By some strange quirk of fate, I’d never before been to the jazz haven that is Pizzeria Lauretano in Bethel, Connecticut, though it isn’t that far from where I live.
But the bill on July 26 proved irresistible. Swing du Jour is Southern New England’s premiere gypsy swing band. Guitarist Larry Urbon, a neighbor of mine, is a keen student of “jazz manouche,” the style favored by the late Django Reinhardt. With ace standards singer Noreen Mola, he is half of Cafe Musette (see them regularly at Luc’s in Ridgefield, Connecticut). Fiddle player Howie Bujese is conversant in many different forms but is especially fluent in the swing of the late Stephane Grappelli. Guitarist Norman Plankey, in the rhythm chair, is also a bluegrass adept and has played in an old-time duo (with Bujese) on my WPKN radio show.
They get together all too infrequently. I almost didn’t make it to Bethel, and arrived after the first set, but it was well worth the drive on rural roads, skirting pastures and mini-mansions. For players who don’t gig often, their chemistry was amazing. The fast call-and-response between Bujese and Urbon was telepathic, reminiscent of what I’ve heard classical Indian players do.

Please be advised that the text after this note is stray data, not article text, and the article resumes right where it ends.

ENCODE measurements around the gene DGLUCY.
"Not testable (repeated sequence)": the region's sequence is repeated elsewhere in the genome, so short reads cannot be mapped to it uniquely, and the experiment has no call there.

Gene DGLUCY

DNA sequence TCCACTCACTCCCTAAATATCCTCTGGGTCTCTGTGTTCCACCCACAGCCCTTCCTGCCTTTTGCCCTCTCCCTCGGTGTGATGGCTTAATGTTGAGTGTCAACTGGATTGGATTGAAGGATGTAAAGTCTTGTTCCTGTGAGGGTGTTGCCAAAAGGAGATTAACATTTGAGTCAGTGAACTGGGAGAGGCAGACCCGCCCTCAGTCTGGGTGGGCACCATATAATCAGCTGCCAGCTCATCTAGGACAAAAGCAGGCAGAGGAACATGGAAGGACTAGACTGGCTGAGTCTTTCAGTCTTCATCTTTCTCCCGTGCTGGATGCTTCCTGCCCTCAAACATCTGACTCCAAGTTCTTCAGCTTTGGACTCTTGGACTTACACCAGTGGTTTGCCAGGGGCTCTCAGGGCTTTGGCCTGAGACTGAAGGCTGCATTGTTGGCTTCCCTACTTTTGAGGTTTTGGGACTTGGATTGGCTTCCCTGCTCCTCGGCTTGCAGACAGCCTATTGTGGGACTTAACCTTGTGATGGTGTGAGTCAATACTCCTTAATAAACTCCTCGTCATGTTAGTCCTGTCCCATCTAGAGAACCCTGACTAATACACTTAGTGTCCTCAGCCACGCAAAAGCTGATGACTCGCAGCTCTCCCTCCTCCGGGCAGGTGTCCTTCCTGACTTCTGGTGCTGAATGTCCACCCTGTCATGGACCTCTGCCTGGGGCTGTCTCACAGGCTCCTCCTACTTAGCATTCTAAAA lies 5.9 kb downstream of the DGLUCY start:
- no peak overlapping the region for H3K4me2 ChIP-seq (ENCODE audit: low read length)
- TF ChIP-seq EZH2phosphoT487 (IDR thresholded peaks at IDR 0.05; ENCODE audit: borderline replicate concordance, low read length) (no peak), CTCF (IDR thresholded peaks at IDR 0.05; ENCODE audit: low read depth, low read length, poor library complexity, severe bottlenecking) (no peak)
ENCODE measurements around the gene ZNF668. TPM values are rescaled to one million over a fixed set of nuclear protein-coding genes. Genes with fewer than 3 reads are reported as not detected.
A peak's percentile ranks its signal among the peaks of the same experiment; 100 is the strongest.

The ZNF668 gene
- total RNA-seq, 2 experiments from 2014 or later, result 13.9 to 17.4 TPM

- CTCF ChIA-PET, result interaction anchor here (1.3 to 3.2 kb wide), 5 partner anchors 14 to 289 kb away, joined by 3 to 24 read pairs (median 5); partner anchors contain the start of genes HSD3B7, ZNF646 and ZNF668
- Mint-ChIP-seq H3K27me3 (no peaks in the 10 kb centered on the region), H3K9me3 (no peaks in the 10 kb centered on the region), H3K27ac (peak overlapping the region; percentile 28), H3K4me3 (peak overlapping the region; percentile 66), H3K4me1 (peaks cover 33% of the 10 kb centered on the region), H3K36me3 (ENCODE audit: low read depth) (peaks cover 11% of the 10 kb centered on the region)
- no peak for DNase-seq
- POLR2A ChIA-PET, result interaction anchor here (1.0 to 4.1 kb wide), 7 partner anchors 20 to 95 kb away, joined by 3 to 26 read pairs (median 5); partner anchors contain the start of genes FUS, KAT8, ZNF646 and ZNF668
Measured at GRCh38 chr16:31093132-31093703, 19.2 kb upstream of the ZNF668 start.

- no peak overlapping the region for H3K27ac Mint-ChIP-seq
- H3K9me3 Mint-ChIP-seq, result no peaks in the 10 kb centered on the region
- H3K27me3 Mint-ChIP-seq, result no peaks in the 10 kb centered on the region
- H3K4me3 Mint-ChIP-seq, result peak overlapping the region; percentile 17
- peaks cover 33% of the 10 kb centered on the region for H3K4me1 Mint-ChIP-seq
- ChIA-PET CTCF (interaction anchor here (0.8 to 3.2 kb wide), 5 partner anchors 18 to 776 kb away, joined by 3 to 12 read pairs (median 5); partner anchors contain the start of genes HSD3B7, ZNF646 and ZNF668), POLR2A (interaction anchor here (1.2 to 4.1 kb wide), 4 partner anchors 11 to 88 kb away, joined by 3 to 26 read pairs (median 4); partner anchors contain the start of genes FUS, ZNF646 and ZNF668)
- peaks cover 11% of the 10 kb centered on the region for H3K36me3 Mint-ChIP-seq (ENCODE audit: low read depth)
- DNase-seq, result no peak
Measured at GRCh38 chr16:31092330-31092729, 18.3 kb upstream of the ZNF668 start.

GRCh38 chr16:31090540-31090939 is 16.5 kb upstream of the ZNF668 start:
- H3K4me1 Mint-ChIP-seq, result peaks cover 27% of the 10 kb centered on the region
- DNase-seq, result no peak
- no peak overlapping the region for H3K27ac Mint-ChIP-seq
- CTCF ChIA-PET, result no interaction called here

They played Django’s most famous composition, “Nuages,” plus “Moto Swing,” “Caravan” (lacking only the drum solo that Frank Zappa mentions in “America Drinks and Goes Home”) and even “More.” And don’t forget “Daphne,” another Django tune I was fortunate enough to get on videotape:
There wasn’t always jazz at Pizza Lauretano. “It started very organically,’” said publicist Judith Joiner. “At first, it was 3 to 5 p.m. on Sunday. It was an occasional concert, and it was free. Then we started having music every Sunday. We gradually added a cover charge. Now, you have to call ahead for reservations every week.”
You especially need reservations for Swing du Jour’s occasional visit, but there’s plenty more where that comes from. Upcoming shows in September include Ray Blue/Warren Byrd Quartet (Sept. 13), Marvin Stamm Quartet (Sept. 20) and swinging chanteuse Nicole Pasternak and her quintet (Sept. 27).